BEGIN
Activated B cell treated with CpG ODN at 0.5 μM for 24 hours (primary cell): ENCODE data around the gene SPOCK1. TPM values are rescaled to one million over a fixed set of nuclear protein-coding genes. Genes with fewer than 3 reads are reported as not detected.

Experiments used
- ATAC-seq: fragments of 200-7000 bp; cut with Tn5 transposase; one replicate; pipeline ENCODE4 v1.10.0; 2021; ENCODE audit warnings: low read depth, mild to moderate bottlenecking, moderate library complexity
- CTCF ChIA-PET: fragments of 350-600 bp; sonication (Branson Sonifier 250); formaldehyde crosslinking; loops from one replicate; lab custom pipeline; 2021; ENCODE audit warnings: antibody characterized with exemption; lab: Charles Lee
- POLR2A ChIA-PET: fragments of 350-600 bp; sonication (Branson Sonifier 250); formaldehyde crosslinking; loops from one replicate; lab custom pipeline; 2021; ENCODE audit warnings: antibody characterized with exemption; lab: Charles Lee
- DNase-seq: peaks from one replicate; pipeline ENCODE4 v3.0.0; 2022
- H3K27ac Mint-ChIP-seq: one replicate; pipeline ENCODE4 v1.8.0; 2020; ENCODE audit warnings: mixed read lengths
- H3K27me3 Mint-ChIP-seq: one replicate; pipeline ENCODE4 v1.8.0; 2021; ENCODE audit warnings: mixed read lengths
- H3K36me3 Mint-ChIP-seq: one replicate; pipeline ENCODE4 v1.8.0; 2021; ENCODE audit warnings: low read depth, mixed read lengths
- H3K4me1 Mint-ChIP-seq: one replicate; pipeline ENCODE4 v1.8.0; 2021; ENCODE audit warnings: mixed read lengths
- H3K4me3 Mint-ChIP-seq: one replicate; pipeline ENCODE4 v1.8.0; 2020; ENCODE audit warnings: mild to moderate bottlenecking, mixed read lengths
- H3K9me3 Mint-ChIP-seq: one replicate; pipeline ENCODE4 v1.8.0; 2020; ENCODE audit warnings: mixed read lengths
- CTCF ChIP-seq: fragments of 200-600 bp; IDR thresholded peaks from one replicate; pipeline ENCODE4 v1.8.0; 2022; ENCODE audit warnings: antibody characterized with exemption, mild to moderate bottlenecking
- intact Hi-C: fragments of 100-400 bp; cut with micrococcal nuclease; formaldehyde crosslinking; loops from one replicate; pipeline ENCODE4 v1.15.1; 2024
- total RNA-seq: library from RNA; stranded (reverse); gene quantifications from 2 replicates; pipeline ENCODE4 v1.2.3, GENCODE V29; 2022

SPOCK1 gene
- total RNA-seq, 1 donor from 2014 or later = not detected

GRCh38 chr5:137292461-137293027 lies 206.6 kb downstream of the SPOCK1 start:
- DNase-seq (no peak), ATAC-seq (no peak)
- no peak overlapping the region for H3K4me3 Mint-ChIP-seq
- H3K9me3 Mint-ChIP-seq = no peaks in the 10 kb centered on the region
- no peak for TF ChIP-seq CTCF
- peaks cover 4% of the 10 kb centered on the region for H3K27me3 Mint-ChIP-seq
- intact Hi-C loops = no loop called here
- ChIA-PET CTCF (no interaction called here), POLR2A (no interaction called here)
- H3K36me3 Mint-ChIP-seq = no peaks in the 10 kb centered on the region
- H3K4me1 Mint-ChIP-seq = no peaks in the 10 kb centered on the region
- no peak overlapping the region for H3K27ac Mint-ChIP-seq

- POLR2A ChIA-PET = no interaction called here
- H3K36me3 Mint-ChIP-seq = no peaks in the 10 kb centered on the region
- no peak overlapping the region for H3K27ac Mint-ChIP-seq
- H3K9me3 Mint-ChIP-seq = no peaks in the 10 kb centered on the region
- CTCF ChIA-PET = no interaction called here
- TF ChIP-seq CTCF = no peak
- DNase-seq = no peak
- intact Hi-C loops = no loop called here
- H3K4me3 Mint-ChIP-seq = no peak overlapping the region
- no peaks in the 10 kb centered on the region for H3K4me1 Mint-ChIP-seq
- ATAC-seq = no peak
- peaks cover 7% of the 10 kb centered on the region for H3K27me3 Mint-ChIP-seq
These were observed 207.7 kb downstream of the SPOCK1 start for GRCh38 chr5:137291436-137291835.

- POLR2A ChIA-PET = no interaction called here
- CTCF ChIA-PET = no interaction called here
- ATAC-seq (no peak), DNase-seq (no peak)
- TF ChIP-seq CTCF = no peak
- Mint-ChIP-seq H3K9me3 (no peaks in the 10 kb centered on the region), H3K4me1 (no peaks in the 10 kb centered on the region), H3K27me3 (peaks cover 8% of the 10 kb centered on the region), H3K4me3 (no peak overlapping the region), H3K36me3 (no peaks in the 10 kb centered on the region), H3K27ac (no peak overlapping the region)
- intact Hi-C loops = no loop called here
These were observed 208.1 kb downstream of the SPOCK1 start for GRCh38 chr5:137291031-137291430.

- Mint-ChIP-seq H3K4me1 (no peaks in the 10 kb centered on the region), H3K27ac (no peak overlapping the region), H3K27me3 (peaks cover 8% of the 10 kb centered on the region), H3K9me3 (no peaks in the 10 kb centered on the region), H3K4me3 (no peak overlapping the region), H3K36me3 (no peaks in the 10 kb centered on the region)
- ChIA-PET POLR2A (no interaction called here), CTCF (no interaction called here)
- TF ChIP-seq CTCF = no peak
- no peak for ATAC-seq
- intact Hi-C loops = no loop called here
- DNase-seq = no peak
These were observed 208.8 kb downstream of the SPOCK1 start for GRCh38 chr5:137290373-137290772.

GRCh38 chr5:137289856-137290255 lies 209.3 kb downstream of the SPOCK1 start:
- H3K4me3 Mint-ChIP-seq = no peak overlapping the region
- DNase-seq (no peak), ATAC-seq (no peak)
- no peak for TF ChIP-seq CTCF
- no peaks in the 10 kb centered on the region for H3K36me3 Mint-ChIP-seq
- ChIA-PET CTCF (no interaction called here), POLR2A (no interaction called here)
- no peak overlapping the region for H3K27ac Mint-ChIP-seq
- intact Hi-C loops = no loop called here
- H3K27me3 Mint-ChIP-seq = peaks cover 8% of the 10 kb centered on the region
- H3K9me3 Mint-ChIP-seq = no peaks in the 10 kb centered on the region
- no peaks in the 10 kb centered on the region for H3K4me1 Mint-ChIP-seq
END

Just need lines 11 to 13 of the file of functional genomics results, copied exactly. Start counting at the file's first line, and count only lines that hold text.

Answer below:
- H3K4me3 Mint-ChIP-seq: one replicate; pipeline ENCODE4 v1.8.0; 2020; ENCODE audit warnings: mild to moderate bottlenecking, mixed read lengths
- H3K9me3 Mint-ChIP-seq: one replicate; pipeline ENCODE4 v1.8.0; 2020; ENCODE audit warnings: mixed read lengths
- CTCF ChIP-seq: fragments of 200-600 bp; IDR thresholded peaks from one replicate; pipeline ENCODE4 v1.8.0; 2022; ENCODE audit warnings: antibody characterized with exemption, mild to moderate bottlenecking